Within the European Union itself Italy has been treated as something inconsequential despite being a founder member. Northern Europeans and especially German politicians have been openly scathing about the country. More recently Emmanuel Macron trying to win some cheap points tried pushing Italy about by making an open attack on Italy and its government. 

All of this comes against a background of a decade where the EU has battered the Italian economy in the name of the Euro and has not been particularly tactful about how it did it. On the sensitive topic of immigration the scorecard is even worse. It is not hard to see why Italian voters are quietly seething with Brussels; it is harder to see how Brussels, Germany and France could let themselves get in to this position.

In “normal” times I would be of no import, but 2018 was a year when the worm started to turn. Firstly the pillars of the EU establishment began to show cracks. German politics took a decidedly “old Italy” turn when the country couldn’t form a sensible government and Frau Merkel had to promise her departure following repeated losses in state elections. 

France descended into chaos on the back of street protests as Emmanuel Macron battled to save his failing presidency. In Brussels too the Commission was looking weakened by growing populism across Europe, a steady stream of disaffected members and a sense of drift as the current commission saw its end in sight.

In Italy the situation was reversed Italy appeared to have a strongish government ready to take the fight to its Northern neighbours and ready to stand up for its citizens. In particular Matteo Salvini stepped up on the parapet and started firing. 

An expansive budget, a crackdown on illegal immigration, attacks on Brussels for a legacy of creaking infrastructure and perhaps most deliciously of all payback on Macron as he wobbles in the Elysee. The Italian public appear to love it.

The government has an approval rating approaching 60% (Macrons is 22%) and more importantly the Lega has now overtaken 5 Star since the election and stands at 33% in the polls.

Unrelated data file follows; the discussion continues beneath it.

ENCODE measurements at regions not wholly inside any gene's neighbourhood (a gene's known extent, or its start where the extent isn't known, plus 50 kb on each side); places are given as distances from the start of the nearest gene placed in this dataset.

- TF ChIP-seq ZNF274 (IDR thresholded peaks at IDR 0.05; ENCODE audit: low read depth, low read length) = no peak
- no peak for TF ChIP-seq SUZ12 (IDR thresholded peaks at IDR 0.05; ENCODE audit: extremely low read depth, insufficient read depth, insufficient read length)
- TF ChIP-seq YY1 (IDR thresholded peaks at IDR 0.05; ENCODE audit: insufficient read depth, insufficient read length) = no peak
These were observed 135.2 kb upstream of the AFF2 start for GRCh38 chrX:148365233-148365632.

If this was all simple tubthumping it would be time to buy popcorn. But Salvini appears to be picking his fights – popular issues that have been ignored are to the fore and this keeps the public on side.  On the other hand he’s not afraid to compromise and settle for the good rather than the perfect. The budget fight was a case in point.

While the Eurosceptic blogosphere was predicting an armageddon showdown with Brussels Salvini compromised but still came out better off. This is not dissimilar to the compromise with Matterella. In doing so he keeps the show on the road and moves on to the next issue with his support still growing in background. Likewise he creates a sense of national pride the Italians haven’t seen in years

And so to the European elections.

Perhaps unwisely the EU establishment has demonised Salvini.  This not only has ramped up his credibility but has made him the new focus of the Eurosceptic block. Having already been an MEP Salvini understands Brussels as well as any and is now starting to reach out to other parties and countries to establish a stronger sceptical movement. His timing couldn’t be better.

Returns from across Europe show a wave of populist sympathy in just about every member state including the founding members. Furthermore the Commission’s pariah states like Hungary and Poland are already lining up to change the status quo. Salvini currently sits in the centre of this movement in a way  sceptics like Nigel Farage never could.

For a start off he has shown he is pragmatic something  the ideologues wouldn’t countenance. He is prepared to deal with all ends of the spectrum from the untouchables most mainstream political parties avoid to the direct opposition he in theory should be competing against.

In a much more sceptical EU parliament come May there may just be the chance of a change of regime. At the very least there will be a real opposition. All of this is a nightmare to the federal integrationists as ever closer union comes to a grinding halt. If the UK is still in the EU Parliament in May the chances of this happening become much greater.

Like a lot of continental sceptics Salvini does not wish to leave the EU but to remake it at the service of the nation states. If he succeeds – and it’s a big ask – the European Union will be a very different place 10 years from now. Time to burn some more midnight oil in The Berlaymont.

Alanbrooke